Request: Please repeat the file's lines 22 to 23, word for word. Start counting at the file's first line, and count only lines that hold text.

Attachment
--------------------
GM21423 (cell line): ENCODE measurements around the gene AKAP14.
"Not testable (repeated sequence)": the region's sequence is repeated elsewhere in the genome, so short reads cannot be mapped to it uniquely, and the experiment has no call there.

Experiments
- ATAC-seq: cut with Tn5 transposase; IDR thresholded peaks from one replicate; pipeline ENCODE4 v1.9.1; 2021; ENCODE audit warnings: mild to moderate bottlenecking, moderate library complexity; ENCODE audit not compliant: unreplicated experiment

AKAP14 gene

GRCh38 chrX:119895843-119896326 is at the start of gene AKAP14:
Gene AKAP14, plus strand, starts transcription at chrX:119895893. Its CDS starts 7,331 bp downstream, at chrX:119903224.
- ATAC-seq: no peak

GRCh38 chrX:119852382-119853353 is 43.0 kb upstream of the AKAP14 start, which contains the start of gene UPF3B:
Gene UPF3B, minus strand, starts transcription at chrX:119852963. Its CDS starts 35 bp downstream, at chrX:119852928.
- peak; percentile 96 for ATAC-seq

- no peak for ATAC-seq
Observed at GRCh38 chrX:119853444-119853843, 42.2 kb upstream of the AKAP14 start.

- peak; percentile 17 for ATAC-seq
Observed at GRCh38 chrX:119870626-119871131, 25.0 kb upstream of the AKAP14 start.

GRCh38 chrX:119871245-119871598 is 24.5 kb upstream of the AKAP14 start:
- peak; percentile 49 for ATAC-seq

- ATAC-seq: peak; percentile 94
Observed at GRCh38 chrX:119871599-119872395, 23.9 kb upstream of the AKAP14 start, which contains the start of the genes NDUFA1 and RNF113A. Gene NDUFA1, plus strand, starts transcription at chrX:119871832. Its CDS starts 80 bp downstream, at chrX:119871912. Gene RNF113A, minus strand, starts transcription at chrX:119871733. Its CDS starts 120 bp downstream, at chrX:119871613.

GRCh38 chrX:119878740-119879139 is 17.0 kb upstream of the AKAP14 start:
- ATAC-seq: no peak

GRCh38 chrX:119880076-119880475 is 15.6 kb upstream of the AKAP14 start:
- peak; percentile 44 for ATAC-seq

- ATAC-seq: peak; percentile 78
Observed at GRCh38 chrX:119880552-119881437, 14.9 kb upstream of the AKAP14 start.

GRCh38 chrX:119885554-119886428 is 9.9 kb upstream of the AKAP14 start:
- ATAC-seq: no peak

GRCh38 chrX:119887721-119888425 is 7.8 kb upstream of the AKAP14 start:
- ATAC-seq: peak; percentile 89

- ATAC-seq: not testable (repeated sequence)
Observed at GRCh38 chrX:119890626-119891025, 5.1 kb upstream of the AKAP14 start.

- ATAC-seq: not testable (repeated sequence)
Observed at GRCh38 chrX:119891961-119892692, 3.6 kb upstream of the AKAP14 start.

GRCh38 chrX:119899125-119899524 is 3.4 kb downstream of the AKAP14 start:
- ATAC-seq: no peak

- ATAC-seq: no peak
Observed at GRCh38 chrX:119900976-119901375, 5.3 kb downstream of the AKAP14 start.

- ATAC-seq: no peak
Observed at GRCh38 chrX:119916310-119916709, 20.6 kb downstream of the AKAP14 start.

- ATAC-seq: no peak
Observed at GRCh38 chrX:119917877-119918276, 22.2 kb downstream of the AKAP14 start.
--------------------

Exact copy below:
GRCh38 chrX:119880076-119880475 is 15.6 kb upstream of the AKAP14 start:
- peak; percentile 44 for ATAC-seq